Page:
It looks as if the government of Afghanistan is going to dismiss the charge of converting to Christianity against Abdur Rahman. The crime of conversion is considered an attack on Islam and is punishable by death. The government decided that they do not have enough evidence to convict him.
According to The Guardian:
Rahman, who begged his jailers for a bible, insists he is of sound mind and willing to die for his faith. "I am serene and have full awareness ... If I must die, I will die," he told the Italian daily La Repubblica, which sent questions through a human rights worker.
How much more evidence do they need?
Of course, I am not arguing for a conviction. It’s just that nobody is being fooled here. Any claim that the government lacks evidence is a clear lie. Politically, this clear lie may be the best way to prevent a murder. Morally, a just society is one in which a government does not have to lie, and the people do not have to pretend to believe a lie, in order to prevent such a murder.
Another moral flaw with this decision is that it guarantees no safety for the next convert. It is not as if the people can trust that the government will pretend lack of evidence with every convert they hear about. All other converts have to accept the possibility of being murdered at the hands of the government, if not the people. There is religious oppression in such a society. There is injustice . . . immorality . . . in such a society.
Those who are defending the right to murder Rahman are making claims that the doctrine of religious tolerance we had an obligation not to interfere with their religious way of life.
I suggest that religious tolerance has a clearly defined limit. I have an obligation not to interfere with the religious practice of others, up to the point where they pick up knives or guns or bombs or airplanes and start killing people in the name of God. There is one type of religion which we cannot tolerate, and that is a religion whose God tells its follows to kill, maim, or otherwise harm their peaceful neighbors.
It is simple nonsense to say, “In the name of religious tolerance, if a mob comes after you and demands that you be burned at the stake, then you have a moral obligation to surrender to them and accept the punishment. Refusing to be burned at the stake is to be considered an insult to their religion, and that is something we cannot permit.”
It is simple nonsense to say that, in the name of religious tolerance, an individual must accept violence motivated by the intolerant commandments written into another person’s religion.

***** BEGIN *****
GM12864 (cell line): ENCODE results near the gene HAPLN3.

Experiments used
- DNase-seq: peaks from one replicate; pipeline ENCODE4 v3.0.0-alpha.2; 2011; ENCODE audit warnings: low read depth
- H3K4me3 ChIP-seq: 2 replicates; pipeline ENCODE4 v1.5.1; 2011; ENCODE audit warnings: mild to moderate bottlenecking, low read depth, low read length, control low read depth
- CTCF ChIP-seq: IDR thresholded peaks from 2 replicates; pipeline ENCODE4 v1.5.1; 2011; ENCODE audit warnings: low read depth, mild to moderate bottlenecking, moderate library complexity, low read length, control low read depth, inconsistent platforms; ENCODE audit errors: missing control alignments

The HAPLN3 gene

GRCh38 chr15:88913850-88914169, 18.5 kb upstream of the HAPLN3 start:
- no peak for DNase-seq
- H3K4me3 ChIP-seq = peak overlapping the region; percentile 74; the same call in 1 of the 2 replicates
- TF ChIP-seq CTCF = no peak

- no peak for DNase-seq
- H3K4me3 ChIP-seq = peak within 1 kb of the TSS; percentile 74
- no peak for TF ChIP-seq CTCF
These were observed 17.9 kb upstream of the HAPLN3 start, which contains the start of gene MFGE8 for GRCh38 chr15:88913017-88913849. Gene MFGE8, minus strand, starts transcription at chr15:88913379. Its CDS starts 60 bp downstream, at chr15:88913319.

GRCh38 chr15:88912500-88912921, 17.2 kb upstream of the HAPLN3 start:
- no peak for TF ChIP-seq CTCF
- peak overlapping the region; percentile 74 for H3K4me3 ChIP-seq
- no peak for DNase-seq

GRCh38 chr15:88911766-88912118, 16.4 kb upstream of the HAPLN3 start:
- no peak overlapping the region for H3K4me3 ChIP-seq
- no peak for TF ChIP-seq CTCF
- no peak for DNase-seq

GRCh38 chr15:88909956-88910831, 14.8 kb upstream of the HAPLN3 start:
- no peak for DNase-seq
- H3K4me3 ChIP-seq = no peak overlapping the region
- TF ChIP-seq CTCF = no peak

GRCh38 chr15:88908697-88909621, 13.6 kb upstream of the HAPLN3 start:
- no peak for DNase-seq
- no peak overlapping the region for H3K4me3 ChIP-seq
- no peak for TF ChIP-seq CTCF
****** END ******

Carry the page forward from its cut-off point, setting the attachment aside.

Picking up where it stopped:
If it is an insult or an attack on another person’s religion to say, “You may not do violence to me and invoking the name of your God as the authority for doing violence is no defense,” then one is speaking of a religion that very much deserves insult and attack.
A Taste of One’s Own Medicine
While Christians are complaining about the of their own being threatened with murder because somebody else’s religion demands that he be murdered, I do see this is as an opportunity to say to at least some evangelical Christians, “Perhaps this taste of your own medicine will teach you a little about the real difference between right and wrong.”
There are Christians who use their Bible to advocate violence against others. Like the Muslim’s in Afghanistan, they seek to use the courts and the system of law as the instruments for inflicting this violence, but it is unjust violence just the same.
There is no moral difference between the harm that the Muslim conservatives in Afghanistan wish to use the law to inflict on apostates, and the harm that Christian conservatives seek to use the law to inflict on homosexuals. In both cases, violence is equally defended according to the religious commandments of a God that the advocates of violence say is the source of all that is good and right.
There is no moral difference between the status of homosexuals in America, and Christian apostates in Afghanistan. Both groups can equally be described as victims of religious oppression – of violence that one group seeks to impose on others in the name of God.
One may argue that homosexuals in this country are not being killed (except by thugs who take their religion to unjustified extremes). Yet, there are religious conservatives in this country who do argue for death.
More importantly, those Christian conservatives who are saying, “We are not killing homosexuals so we do not wrong,” would need to assert – if they are not going to be hypocrites – that there would be nothing wrong with Muslims in Afghanistan denying Christians the right to marry, or to hold jobs as teachers in the public schools, or express themselves in public, or adopt children, or may be subject to have their children taken away from them on the basis that Christians, by definition, cannot provide children with a fit home environment.
If they are willing to allow that Muslim laws to this affect would not count as religious persecution of Christians in Afghanistan, then they would at least be free of the charge of hypocrisy for claiming that they do no wrong to homosexuals in arguing for similar laws here based on their religion.